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Researchers at Mount Sinai Hospital’s Lunenfeld-Tanenbaum Research Institute have made a new discovery regarding how normal cells communicate and control their growth. The novel findings have the potential to better inform the selection of cancer drug therapies in clinical trials, and to improve drug resistance in cancer patients.
Published in the prestigious journal Nature today, researchers in Dr. Anthony Pawson’s lab at the Lunenfeld-Tanenbaum Research Institute studied a cell growth trigger that is initiated by a protein which is often mutated in cancer. This protein, called epithelial growth factor receptor (EGFR), sits on the cell surface, and sends signals inside cells to control processes such as cell survival and expansion. The protein is an important target for cancer drug therapies.
Using targeted mass spectrometry, a cutting-edge technology, scientists in Dr. Pawson’s lab tracked the assembly of multiple proteins into signaling complexes from the moment the EGFR signal is turned ‘on’, to when the cell signal turns ‘off’. In cancer, the ‘off’ signal is often defective, leading to uncontrolled cell growth.
“We’ve been studying the proteins involved in this signalling pathway for over 20 years,” remarks Dr. Anthony Pawson, Distinguished Scientist at the Lunenfeld-Tanenbaum Research Institute and a Professor of Molecular Genetics at the University of Toronto. “What is exciting about these findings is that they provide exquisite detail on how these proteins interact with each other and the exacting control that is placed on them to ensure accurate transmission of a growth signal.” Dr. Pawson also holds the Apotex Chair in Molecular Oncology at the Lunenfeld-Tanenbaum Research Institute.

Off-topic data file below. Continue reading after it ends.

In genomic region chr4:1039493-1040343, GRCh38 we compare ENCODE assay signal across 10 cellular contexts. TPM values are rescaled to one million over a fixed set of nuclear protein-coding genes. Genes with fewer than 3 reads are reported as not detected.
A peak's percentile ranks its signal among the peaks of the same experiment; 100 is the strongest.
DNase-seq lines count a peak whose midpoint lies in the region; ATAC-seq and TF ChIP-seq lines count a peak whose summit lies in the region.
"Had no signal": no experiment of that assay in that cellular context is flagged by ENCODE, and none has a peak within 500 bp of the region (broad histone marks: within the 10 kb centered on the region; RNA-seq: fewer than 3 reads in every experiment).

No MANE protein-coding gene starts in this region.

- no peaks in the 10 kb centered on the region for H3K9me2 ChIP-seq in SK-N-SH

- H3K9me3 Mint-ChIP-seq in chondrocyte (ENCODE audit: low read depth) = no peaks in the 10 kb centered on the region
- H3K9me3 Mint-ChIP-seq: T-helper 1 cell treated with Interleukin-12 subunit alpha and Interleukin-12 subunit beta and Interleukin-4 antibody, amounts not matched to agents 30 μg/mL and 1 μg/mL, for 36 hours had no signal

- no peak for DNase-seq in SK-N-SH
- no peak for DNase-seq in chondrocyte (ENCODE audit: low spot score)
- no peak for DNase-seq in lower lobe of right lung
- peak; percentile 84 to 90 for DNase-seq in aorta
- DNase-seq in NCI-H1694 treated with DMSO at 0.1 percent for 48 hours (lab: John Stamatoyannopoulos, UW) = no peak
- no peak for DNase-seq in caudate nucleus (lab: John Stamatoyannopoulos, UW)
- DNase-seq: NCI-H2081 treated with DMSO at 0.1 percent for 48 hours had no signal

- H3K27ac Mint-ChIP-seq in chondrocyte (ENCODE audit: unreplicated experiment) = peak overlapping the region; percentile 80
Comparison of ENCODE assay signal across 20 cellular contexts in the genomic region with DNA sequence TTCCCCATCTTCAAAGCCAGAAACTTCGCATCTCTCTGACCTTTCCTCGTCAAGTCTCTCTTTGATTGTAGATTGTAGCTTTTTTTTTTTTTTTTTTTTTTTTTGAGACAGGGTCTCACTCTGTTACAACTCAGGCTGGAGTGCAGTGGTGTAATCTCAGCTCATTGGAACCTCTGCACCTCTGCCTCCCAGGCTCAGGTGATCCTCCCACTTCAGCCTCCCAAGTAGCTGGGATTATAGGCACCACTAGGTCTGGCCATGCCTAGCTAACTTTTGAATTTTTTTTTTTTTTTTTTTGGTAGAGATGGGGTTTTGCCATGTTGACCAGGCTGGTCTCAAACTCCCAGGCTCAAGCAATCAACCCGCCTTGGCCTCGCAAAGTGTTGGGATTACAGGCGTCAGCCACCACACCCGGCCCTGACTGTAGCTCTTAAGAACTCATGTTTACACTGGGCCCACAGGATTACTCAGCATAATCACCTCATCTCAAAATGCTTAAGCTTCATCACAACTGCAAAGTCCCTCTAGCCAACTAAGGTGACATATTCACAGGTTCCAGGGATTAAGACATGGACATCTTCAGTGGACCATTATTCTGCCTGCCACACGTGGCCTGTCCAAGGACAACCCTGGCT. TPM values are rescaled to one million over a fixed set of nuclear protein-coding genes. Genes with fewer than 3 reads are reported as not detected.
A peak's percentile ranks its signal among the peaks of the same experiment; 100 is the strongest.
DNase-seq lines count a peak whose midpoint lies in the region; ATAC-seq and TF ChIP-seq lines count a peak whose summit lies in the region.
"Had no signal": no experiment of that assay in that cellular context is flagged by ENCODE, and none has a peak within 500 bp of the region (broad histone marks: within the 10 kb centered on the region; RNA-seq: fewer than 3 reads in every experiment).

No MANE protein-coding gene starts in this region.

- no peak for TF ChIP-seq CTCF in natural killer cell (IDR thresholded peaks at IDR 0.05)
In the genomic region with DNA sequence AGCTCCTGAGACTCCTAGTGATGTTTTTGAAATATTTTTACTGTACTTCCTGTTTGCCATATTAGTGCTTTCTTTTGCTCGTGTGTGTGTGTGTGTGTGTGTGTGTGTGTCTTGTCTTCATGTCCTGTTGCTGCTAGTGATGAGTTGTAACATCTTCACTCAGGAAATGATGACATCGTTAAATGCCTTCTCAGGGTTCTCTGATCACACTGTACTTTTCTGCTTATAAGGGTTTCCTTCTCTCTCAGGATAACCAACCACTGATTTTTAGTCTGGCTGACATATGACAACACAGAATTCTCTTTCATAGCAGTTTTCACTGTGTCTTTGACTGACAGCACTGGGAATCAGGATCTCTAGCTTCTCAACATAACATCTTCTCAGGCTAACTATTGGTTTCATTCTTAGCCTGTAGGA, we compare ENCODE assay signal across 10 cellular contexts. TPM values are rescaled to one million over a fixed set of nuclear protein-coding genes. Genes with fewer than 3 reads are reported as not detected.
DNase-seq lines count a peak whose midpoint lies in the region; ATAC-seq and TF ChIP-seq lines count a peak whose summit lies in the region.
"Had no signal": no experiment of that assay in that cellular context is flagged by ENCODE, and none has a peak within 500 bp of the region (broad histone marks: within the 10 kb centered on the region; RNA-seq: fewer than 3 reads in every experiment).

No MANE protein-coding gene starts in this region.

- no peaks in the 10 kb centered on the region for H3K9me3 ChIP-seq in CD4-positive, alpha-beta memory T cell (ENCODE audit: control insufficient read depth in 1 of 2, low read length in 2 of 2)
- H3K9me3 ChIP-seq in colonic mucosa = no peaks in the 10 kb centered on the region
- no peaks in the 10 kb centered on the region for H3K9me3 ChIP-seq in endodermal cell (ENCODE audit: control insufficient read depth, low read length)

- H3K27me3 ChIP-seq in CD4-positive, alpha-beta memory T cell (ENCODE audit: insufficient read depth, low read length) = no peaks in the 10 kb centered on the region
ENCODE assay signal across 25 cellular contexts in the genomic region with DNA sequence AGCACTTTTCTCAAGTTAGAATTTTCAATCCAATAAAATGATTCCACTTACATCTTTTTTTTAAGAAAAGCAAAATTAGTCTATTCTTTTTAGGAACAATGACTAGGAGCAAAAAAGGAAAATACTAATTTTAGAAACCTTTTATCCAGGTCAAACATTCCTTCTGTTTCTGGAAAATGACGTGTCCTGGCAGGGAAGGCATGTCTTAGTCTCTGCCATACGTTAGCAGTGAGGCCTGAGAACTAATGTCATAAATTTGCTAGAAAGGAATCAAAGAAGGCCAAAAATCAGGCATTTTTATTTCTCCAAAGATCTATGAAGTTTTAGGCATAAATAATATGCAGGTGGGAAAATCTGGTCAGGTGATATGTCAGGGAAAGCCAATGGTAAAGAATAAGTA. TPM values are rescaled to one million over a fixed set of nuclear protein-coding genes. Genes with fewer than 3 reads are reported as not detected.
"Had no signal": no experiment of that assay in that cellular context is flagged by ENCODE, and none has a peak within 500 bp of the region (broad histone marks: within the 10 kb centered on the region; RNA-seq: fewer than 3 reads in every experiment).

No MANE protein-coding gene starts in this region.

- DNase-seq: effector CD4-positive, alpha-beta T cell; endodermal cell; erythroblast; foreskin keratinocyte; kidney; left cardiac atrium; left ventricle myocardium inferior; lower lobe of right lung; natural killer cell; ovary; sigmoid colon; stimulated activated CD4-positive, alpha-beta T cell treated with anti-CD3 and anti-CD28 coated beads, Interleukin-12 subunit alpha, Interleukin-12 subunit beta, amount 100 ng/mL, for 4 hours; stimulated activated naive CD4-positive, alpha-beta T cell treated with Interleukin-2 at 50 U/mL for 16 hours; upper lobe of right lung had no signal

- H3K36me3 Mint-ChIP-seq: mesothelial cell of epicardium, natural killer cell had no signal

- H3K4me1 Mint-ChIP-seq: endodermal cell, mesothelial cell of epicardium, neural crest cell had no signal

The Mount Sinai research team hopes that these findings will lead to a new class of diagnostic tests useful for large scale clinical trials that test the effectiveness of cancer drug therapies. Currently, drugs such as Herceptin® for breast cancer and Tarceva® for lung cancer are limited in their effectiveness due to the generation of additional mutations in cells that lead to drug resistance.
“To guide proper development and to maintain health, there are extensive controls in place to make sure that cells within the human body do not grow or divide improperly,” says Dr. Yong Zheng, a post-doctoral researcher at the Lunenfeld-Tanenbaum. “Now, we can measure all of these events right at the beginning of this crucial cell process to understand what’s going on in normal cells, so that in disease, we may quickly determine when the control systems are beginning to break down.”
The Nature paper is a result of an extensive collaboration between scientists at the Lunenfeld-Tanenbaum, researchers with Monash University in Australia, and with the mass spectrometry company AB SCIEX in Concord, Ontario. The study was supported by Genome Canada through the Ontario Genomics Institute, the Ontario Research Fund from the Ontario Ministry of Research and Innovation, the Terry Fox Foundation, the Canadian Institutes of Health Research, the Canada Foundation for Innovation, and AB SCIEX.

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